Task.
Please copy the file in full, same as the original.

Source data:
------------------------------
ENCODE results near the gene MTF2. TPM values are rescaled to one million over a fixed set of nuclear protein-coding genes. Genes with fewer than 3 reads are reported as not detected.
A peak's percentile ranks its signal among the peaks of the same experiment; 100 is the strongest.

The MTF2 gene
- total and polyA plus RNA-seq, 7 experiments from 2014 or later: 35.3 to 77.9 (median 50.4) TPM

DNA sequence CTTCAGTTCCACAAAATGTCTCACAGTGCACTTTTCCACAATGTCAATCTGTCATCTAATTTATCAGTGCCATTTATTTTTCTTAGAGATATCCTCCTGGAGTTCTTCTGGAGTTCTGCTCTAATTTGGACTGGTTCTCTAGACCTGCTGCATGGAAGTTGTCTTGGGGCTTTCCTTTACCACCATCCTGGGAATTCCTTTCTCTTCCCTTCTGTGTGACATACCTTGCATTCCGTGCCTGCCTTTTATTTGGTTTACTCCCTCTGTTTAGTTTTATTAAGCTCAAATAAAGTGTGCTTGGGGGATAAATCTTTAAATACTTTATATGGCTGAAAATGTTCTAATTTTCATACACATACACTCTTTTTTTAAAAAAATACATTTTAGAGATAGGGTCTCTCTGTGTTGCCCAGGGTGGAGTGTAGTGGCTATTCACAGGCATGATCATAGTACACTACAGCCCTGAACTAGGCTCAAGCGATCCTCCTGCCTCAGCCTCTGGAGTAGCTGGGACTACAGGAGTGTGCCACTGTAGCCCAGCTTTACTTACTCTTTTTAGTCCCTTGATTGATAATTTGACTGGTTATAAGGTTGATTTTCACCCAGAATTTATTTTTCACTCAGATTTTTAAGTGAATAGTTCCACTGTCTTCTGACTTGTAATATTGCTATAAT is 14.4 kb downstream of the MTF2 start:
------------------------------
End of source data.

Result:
ENCODE results near the gene MTF2. TPM values are rescaled to one million over a fixed set of nuclear protein-coding genes. Genes with fewer than 3 reads are reported as not detected.
A peak's percentile ranks its signal among the peaks of the same experiment; 100 is the strongest.

The MTF2 gene
- total and polyA plus RNA-seq, 7 experiments from 2014 or later: 35.3 to 77.9 (median 50.4) TPM

DNA sequence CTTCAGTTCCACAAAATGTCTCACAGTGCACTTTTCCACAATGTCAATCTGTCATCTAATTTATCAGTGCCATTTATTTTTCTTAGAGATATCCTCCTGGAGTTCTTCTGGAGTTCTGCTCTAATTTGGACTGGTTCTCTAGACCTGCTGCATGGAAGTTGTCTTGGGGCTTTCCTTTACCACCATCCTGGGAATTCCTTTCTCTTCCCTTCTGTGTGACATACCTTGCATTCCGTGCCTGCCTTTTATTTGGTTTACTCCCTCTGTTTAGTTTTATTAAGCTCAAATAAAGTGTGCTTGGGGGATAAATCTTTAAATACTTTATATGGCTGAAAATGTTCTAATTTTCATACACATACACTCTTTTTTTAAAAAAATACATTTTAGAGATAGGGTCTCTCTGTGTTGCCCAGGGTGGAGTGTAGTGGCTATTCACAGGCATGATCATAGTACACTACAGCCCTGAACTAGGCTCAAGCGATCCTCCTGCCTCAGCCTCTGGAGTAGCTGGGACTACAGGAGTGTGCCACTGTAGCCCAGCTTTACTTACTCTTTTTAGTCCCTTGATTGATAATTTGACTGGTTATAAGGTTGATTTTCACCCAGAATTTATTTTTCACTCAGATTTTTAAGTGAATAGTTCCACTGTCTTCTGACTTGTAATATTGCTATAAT is 14.4 kb downstream of the MTF2 start: